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What relationship? Mr. Putin opposes us on the civil war in Syria and is Bashar Assad’s chief weapons supplier and never misses an opportunity to stick it to us. This week was no exception.

As for Mr. Kerry’s plea to “follow the rule of law,” Mr. Putin made it clear Tuesday that Mr. Snowden will not be extradited to the United States because Russia has no extradition pact with us. Moreover, he argued, Mr. Snowden was in the transit area of the international airport, had not technically crossed the Russian border, and thus was free to travel anywhere he wants.

Clearly, Mr. Putin — like Beijing — was ready and willing to assist Mr. Snowden in any way he could to escape to Ecuador without getting embroiled in a messy dispute of extradition.

Meantime, it’s still not clear how much material China and Russian intelligence authorities obtained from the remaining top-secret documents Mr. Snowden is thought to have in his possession.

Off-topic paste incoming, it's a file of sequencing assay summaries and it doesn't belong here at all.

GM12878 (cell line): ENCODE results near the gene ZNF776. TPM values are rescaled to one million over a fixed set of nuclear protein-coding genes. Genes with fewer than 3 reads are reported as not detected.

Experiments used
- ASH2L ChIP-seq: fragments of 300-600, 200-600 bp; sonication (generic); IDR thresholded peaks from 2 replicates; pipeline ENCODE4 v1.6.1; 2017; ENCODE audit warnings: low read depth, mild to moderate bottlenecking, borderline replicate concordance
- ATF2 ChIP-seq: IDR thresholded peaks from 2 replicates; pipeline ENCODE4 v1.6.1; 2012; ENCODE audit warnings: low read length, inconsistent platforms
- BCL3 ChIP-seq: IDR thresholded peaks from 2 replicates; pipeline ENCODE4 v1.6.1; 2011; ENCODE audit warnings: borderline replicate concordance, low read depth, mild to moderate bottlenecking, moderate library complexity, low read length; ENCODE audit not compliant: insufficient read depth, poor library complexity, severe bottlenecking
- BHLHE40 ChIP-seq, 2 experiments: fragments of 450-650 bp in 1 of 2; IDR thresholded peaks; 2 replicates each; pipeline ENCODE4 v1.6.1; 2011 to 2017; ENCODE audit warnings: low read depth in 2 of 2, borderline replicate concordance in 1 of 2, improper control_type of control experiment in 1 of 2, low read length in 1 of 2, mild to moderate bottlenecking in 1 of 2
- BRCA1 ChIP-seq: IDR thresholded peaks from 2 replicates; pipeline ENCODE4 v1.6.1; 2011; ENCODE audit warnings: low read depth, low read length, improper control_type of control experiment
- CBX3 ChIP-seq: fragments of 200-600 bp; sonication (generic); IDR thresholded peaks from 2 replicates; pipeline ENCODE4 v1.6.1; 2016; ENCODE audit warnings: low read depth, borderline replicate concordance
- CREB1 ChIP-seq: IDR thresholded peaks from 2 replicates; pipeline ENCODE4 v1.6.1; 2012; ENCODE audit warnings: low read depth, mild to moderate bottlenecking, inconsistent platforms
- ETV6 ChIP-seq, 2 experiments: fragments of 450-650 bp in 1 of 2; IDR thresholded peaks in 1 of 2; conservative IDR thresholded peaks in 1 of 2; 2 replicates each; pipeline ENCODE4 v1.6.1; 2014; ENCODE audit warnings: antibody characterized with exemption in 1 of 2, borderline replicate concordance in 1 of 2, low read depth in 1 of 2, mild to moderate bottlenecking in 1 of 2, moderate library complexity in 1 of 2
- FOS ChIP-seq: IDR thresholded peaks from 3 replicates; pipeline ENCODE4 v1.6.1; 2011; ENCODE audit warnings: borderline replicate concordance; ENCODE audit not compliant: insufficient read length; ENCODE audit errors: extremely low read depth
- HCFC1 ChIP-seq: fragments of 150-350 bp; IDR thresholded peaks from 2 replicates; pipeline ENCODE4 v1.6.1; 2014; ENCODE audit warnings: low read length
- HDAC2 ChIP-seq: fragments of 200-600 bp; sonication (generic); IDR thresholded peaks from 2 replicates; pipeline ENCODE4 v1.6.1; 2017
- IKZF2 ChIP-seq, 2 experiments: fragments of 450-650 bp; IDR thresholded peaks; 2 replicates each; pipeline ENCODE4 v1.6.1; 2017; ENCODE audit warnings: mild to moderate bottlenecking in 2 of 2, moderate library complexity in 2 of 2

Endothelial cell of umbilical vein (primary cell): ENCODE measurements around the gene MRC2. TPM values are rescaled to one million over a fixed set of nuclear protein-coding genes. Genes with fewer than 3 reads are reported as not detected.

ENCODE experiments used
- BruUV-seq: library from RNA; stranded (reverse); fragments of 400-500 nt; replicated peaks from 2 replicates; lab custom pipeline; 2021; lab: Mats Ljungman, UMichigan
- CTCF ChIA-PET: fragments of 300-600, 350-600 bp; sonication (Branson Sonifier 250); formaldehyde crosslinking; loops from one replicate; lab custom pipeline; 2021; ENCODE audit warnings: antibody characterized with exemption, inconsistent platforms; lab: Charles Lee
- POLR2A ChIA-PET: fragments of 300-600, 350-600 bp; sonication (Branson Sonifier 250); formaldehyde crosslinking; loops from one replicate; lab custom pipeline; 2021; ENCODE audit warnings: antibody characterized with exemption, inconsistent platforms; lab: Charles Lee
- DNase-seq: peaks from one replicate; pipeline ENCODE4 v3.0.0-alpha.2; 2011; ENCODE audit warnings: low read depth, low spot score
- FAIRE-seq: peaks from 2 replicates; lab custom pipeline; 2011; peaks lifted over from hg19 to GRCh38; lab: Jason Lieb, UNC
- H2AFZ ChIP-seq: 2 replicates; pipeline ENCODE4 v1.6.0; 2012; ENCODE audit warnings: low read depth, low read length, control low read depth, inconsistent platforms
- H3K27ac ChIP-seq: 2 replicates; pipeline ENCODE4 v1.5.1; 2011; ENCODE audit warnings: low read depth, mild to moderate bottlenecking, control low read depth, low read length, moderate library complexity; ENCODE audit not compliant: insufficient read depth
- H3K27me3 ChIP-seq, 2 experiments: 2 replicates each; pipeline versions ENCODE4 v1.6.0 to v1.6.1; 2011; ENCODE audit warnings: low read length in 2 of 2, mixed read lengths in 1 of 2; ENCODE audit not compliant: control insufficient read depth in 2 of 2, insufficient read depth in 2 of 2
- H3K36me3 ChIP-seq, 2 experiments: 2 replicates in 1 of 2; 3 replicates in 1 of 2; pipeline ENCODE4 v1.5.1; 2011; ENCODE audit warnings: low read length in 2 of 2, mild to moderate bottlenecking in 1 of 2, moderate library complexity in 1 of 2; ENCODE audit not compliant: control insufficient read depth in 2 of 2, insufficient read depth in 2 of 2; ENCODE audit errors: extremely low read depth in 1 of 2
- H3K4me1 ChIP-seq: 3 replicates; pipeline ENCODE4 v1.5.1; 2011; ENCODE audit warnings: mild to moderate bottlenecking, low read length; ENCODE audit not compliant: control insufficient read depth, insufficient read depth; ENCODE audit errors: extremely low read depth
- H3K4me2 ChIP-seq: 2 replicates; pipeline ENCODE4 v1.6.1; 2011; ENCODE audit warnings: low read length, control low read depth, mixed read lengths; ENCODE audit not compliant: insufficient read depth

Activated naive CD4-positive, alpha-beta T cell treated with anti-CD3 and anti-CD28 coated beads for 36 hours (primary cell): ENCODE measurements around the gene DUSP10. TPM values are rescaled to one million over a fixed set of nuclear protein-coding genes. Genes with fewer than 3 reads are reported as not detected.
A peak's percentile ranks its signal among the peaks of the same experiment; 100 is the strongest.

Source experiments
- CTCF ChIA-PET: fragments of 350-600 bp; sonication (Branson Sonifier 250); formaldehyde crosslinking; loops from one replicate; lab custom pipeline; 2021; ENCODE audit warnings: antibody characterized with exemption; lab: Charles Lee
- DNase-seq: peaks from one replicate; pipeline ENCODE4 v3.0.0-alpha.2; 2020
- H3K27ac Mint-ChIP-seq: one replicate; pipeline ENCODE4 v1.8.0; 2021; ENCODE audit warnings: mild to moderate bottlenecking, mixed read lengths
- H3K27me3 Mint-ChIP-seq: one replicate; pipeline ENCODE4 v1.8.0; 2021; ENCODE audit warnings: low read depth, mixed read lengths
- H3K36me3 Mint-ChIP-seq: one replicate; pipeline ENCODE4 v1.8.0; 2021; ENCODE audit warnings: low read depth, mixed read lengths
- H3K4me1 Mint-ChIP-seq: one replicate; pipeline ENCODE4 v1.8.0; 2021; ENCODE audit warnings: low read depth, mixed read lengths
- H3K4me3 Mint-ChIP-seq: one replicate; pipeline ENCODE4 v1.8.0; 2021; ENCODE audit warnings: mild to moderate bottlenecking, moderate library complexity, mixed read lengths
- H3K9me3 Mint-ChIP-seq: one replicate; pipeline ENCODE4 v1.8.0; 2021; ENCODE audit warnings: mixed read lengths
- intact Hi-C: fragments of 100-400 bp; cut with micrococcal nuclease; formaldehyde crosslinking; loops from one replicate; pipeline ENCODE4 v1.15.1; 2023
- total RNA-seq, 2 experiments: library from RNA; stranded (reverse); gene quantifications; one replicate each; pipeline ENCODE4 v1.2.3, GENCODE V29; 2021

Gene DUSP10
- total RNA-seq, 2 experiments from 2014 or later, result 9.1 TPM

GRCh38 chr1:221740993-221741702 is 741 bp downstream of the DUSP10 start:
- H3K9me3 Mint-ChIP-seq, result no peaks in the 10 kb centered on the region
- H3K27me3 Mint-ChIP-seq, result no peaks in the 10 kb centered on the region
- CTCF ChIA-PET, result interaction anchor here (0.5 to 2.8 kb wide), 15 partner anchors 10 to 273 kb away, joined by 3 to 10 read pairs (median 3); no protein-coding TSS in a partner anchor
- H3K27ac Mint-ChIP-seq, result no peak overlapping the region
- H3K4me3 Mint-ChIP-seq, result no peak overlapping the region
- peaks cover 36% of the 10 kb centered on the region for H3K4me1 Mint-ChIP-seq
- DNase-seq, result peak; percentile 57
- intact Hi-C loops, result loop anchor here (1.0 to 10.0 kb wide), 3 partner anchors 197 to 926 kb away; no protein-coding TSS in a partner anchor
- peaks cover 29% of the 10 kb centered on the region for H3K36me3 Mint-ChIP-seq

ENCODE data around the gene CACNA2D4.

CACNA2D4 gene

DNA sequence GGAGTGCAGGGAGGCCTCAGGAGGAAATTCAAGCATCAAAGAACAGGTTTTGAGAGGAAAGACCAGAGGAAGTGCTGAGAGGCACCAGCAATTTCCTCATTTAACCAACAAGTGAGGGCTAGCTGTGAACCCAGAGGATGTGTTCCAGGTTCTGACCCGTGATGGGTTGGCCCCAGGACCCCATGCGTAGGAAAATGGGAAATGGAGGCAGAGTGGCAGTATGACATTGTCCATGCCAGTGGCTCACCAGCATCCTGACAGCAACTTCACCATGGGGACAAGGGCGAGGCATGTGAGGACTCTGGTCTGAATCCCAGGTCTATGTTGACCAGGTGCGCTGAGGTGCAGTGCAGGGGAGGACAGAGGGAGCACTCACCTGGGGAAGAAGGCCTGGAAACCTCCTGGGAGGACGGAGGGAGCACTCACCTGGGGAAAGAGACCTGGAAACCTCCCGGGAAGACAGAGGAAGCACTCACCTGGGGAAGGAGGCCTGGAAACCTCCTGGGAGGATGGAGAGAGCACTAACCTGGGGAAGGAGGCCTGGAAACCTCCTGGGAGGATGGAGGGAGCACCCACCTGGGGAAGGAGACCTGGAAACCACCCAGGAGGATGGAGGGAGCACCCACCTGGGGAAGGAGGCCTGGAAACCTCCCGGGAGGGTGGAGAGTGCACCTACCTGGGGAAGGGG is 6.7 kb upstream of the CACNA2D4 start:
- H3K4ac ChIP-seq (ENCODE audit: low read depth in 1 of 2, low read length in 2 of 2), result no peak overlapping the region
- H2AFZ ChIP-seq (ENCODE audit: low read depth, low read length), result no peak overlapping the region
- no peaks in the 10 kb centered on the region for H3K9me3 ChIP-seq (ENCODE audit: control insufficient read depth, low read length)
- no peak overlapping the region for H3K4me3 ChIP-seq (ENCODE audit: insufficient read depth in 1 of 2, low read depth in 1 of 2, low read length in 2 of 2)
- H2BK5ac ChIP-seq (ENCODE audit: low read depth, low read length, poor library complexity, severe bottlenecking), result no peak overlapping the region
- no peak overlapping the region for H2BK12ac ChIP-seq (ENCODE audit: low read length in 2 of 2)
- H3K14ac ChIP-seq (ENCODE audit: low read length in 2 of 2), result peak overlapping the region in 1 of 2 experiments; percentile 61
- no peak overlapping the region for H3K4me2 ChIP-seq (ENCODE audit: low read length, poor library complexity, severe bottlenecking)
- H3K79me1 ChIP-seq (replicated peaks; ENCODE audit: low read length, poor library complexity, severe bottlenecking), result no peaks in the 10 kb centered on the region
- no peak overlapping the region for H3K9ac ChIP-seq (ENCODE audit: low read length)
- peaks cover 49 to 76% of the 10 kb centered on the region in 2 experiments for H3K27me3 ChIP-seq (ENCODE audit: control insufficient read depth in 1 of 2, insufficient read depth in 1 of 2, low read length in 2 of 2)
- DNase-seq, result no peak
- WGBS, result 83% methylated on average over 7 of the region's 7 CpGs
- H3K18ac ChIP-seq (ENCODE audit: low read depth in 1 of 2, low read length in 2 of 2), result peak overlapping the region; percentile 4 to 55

Mr. Putin said Tuesday that Russian intelligence agencies “didn’t work and aren’t working” with Mr. Snowden, but you can’t believe anything this former KGB agent says.

During his week in Hong Kong, the former NSA worker undoubtedly was debriefed by Chinese intelligence about how the U.S. had hacked into their computer files, and again by Russian agents in his stopover in Moscow.

It is quite likely they have downloaded everything that is stored in Mr. Snowden’s laptop.

“That stuff is gone,” a former senior U.S. intelligence official who served in Russia told The Washington Post. “I guarantee the Chinese intelligence service got their hands on that right away,” he said, adding, “the Russians have that stuff now,” too.

We still do not know how much more unrevealed, top-secret intelligence documents he still possesses and how much additional damage he can inflict on our national security before he is caught. And he will be caught.

Meantime, we know that terrorist organizations have already changed the way they communicate as a result of his disclosures. That has significantly raised the risks of future attacks on our homeland.

Donald Lambro is a syndicated columnist and contributor to The Washington Times.